Fort Collins City Council rejects appeal of Union on West Elizabeth apartment complex

Samantha Ye

Man standing at podium in City Hall
Rory Heath, a CSU alumni, speaks at Fort Collins City Council Tuesday night. Heath is appealing the potential new student housing complex, The Union on Elizabeth. (Erica Giesenagen | Collegian)

The development of the Union on Elizabeth will go forward as planned.

The Fort Collins City Council rejected an appeal of the Planning and Zoning Board’s approval of the development on the intersection of West Elizabeth Street and Shields Street Tuesday night.


Council members said the evidence presented by the appellate did not meet the standards of proof to back claims of an unfair board hearing, and that while a five-story building would look different in the area now, it aligns with the City’s desire to expand upwards.

“I know that some people are having trouble with (taller buildings), and I understand that it may not look the same as we’re used to it looking, but it is part of our West Central Area Plan, it is part of the areas we’re growing up around transportation,” Councilwoman Kristin Stephens said. “While it may lead to some heartburn, it is kind of the path that we’re looking at for West Elizabeth (Street).”

The proposed Union on Elizabeth is expected to be a five-story building with 107 units, 402 bedrooms and 3,875 square feet of retail space on the first floor. At last estimate, it would provide 310 parking spaces for apartment residents.

The development will be built in the area that previously held the St. Paul’s Episcopal Church, Panhandler’s Pizza, Butters and Village Vidiot.

Two weeks after the Board unanimously approved the project’s final development plan on Dec. 14, 2017, Rory Heath, a Fort Collins resident submitted an appeal.  

Heath said that the Board failed to conduct a fair hearing for the project and did not properly interpret and apply relevant provisions of the Land Use Code.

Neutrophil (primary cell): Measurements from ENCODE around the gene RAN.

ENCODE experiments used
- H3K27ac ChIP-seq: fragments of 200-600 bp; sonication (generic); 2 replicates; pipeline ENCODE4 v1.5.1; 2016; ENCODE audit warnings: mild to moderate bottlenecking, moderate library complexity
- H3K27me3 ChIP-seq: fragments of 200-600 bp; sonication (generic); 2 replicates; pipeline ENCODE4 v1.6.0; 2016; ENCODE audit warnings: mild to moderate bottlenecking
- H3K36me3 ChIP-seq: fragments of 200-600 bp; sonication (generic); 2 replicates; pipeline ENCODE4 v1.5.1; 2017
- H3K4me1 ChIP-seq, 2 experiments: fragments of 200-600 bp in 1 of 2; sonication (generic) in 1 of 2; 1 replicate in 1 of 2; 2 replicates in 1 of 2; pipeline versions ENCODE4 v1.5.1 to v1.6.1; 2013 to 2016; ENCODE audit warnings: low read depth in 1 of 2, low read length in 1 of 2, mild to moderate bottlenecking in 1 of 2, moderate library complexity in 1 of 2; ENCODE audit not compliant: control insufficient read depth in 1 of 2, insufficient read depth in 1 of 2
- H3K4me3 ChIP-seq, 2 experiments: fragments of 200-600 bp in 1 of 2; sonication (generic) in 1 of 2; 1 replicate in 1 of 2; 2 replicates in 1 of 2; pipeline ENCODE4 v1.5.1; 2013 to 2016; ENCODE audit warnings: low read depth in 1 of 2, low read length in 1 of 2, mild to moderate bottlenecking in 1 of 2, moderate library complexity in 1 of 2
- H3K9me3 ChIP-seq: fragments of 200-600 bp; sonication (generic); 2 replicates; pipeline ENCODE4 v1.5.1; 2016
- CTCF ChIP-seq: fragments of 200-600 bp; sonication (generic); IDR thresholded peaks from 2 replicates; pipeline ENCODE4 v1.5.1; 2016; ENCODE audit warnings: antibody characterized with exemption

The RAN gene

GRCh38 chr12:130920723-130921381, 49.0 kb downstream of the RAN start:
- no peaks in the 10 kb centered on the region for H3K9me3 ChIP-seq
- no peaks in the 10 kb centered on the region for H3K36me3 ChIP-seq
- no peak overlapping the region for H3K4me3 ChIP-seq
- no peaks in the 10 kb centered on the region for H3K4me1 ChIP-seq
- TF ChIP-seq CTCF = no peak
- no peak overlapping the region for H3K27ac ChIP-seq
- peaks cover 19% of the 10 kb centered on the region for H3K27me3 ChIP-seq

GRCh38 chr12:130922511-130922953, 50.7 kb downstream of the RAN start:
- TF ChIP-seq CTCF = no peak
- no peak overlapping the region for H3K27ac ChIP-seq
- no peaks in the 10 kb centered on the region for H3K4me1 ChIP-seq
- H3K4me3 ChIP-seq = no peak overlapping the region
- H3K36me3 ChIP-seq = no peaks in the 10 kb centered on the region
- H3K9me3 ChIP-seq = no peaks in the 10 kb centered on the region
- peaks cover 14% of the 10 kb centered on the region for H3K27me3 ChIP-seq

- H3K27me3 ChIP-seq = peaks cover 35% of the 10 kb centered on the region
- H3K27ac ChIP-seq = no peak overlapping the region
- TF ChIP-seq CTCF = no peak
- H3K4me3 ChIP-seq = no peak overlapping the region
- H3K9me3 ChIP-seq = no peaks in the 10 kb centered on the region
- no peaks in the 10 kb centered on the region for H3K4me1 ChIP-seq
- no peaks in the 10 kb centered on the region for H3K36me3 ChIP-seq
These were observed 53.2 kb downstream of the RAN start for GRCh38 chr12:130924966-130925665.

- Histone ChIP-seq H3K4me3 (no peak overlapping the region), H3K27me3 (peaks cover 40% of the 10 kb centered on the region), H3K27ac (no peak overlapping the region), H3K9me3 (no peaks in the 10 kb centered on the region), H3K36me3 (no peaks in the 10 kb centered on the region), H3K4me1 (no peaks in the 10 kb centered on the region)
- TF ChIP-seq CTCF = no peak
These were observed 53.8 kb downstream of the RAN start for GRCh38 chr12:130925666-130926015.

In the appeal, Heath selected all the possible complaints for an appeal, including that the Board exceeded its jurisdiction, considered evidence that was grossly misleading, and ignored relevant evidence due to bias from the decision makers.

Heath said that Board Chairman Jeffrey Schneider, who works in the construction industry, was self-evidently biased to support the project.

Dino DiTullio of Westward Development, in opposition to the appeal and a partner in developing the complex, called it a reckless allegation.

“To my knowledge, I’ve never met Jeffrey Schneider or had any interaction with him outside of the planning commission,” DiTullio said. “I think it’s reckless to make that kind of accusation without any evidence.”


City staff reviewed and rebutted all complaints after an analysis of the hearing transcripts.

Stephanie Hansen, a landscape developer who presented for the DiTullio, also asserted their project plan alleviated the concerns from the City and relevant public.

“(Of) all the assertions made here (in the appeal), there is absolutely zero evidence,” Councilman Ray Martinez said before voting against the appeal. “Lot of assumptions and gut feelings and things like that — we can’t operate that way.”

Despite voting against the appeal, Stephens acknowledged the incongruency of a five-story building in the current area and said the City would have to deal with much of the growing pains as more multistory buildings are approved.

“I hope that people will … get used to the idea that our City is getting bigger and that we’re growing up,” Stephens said. “And, that we need more space in our City for people to live.”

Collegian reporter Samantha Ye can be reached at or on Twitter @samxye4.